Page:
“I look forward to leading this dynamic group for another year as we continue to build awareness around the importance of business management in both agricultural and food businesses in Ontario,” says Alexander. “There is tremendous benefit that farmers and processors can realize in their operations through business management and planning, and AMI is here to help facilitate and encourage those activities in the Ontario food and agriculture industry.”

Also serving as AMI board directors for another year are Peter Henderson, managing director of Toronto-based consultancy Ideovation; Jim Gracie, president of Wheatley-based Presteve Foods; Ed Verkley, chair of the Poultry Industry Council; Sara Mann, an associate professor in strategic human resource management and organizational behaviour at the University of Guelph; Andrea Gal, managing editor of Better Farming, Better Pork and Farms.com, and Chris Hiemstra, an agri-tourism operator and beekeeper who is also vice chair of the Agricultural Adaptation Council.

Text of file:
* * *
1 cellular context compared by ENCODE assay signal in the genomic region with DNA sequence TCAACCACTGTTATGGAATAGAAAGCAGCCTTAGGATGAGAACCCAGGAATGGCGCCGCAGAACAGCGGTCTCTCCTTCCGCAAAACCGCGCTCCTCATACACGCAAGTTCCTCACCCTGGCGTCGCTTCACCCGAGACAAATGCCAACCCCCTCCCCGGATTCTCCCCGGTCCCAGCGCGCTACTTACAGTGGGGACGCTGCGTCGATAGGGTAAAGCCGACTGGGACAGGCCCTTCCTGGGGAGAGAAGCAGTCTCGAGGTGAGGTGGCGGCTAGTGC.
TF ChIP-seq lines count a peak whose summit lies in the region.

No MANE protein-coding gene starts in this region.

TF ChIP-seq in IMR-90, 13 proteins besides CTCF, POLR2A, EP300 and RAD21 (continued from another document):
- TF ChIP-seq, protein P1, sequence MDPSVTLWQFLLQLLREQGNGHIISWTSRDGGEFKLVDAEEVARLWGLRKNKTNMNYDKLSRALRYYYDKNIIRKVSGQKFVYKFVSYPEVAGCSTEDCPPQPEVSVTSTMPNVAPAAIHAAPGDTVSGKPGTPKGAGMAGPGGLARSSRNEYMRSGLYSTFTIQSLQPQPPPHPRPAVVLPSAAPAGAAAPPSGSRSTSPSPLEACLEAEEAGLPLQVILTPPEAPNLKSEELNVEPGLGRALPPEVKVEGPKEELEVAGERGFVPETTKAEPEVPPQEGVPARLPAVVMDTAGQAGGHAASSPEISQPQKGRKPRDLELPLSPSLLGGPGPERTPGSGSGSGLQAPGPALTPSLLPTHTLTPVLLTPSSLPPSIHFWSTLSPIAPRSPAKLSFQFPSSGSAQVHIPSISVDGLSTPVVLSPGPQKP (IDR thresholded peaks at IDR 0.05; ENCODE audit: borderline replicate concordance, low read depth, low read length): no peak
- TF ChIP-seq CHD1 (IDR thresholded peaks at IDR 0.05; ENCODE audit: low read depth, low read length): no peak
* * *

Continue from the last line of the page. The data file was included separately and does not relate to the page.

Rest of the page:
The annual meeting included highlights of AMI accomplishments over the past year. The organization ran three cohorts of its flagship Advanced Farm Management Program, three farm tax and business seminars for farm advisors, a food entrepreneurs conference in eastern Ontario, a Transition Smart workshop in Wellington County and a pilot of its new Building Your Food Business Program.

In partnership with the Ontario Apple Growers, AMI delivered Ontario Apple Academy 2.0, and together with Farm & Food Care Ontario, ran two business planning workshops in Eastern Ontario. The organization was also a principal supporter of the Agricultural Excellence Conference last fall.

New resources released in the past year included a New Entrant to Farming business planning resource, a Selling Beyond the Farm Gate training program, and a white paper on barriers to scaling up for small and medium enterprises in food and beverage processing called The Food Entrepreneur’s Journey.